• It is a funny sort of justice whose limits are marked by a river; true on this side of the Pyrenees, false on the other. (294)
    • Il n'est pas certain que tout soit incertain. (387)
    • It is not in space that I must seek my human dignity, but in the ordering of my thought. It will do me no good to own land. Through space the universe grasps me and swallows me up like a speck; through thought I grasp it. (348)
    • Il n'est pas honteux pour l'homme de succomber sous la douleur et il est honteux de succomber sous le plaisir. (160)
    • Justice is as much a matter of fashion as charm is. (309)
    • Knowledge of physical science will not console me for ignorance of morality in time of affliction, but knowledge of morality will always console me for ignorance of physical science. (67)
    • Make religion attractive, make good men wish it were true, and then show that it is. Worthy of reverence because it really understands human nature. Attractive because it promises true good. (187)
    • L'homme est un roseau, le plus faible de la nature, mais c'est un roseau pensant. (347)
    • Man is only a disguise, a liar, a hypocrite, both to himself and to others. (377)
    • Man is so made that if he is told often enough that he is a fool he believes it. (535)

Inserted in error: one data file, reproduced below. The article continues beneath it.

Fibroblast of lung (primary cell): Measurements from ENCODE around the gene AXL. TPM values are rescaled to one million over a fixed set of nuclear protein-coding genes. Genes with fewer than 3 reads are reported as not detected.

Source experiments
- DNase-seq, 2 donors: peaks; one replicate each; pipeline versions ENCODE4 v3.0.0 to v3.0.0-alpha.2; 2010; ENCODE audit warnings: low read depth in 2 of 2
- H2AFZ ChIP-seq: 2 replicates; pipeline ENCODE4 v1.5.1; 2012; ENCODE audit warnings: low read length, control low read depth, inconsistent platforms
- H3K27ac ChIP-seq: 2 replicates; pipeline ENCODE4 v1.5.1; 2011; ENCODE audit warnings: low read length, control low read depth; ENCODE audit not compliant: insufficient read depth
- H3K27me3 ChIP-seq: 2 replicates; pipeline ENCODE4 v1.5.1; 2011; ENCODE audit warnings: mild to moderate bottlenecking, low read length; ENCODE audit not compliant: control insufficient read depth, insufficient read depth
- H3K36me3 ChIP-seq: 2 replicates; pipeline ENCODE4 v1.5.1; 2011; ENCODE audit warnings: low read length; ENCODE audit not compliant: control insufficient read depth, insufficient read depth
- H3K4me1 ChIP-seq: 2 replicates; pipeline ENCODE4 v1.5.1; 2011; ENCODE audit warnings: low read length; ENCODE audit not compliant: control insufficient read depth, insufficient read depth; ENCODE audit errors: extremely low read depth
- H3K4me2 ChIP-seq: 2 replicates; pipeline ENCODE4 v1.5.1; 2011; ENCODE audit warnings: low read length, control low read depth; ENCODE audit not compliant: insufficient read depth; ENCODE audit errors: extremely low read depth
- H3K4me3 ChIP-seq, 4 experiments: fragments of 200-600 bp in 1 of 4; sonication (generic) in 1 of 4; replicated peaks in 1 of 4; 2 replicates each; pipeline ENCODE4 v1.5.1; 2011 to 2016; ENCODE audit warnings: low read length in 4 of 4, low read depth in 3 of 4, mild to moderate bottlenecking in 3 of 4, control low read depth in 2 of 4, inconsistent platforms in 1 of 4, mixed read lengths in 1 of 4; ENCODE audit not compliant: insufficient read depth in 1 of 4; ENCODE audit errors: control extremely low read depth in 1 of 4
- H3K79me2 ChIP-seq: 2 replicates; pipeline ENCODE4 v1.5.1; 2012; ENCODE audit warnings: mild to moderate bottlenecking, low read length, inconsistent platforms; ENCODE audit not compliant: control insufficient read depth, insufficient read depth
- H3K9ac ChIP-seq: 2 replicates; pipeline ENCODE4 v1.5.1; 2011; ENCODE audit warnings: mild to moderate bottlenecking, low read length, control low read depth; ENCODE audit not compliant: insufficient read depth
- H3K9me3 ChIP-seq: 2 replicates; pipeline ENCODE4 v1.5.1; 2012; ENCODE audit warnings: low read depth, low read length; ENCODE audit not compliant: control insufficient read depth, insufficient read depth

• Men spend their time chasing a ball or a hare; it is the very sport of kings. (141)
    • Nothing is so conformable to reason as to disavow reason. (272)
    • Nothing is surer than that the people will be weak. (330)
    • One must have deeper motives and judge everything accordingly, but go on talking like an ordinary person. (336)
    • One must know oneself. If this does not serve to discover truth, it at least serves as a rule of life, and there is nothing better. (66)
    • Notre raison est toujours decue par l'inconstance des apparences. (83)
    • Put the world's greatest philosopher on a plank that is wider than need be; if there is a precipe below, although his reason may convince him that he is safe, his imagination will prevail. (82)
    • Le silence est la plus grande persecution; jamais les saints ne se sont tus. (919)
    • That something so obvious as the vanity of the world should be so little recognized that people find it odd and surprising to be told that it is foolish to seek greatness; that is most remarkable.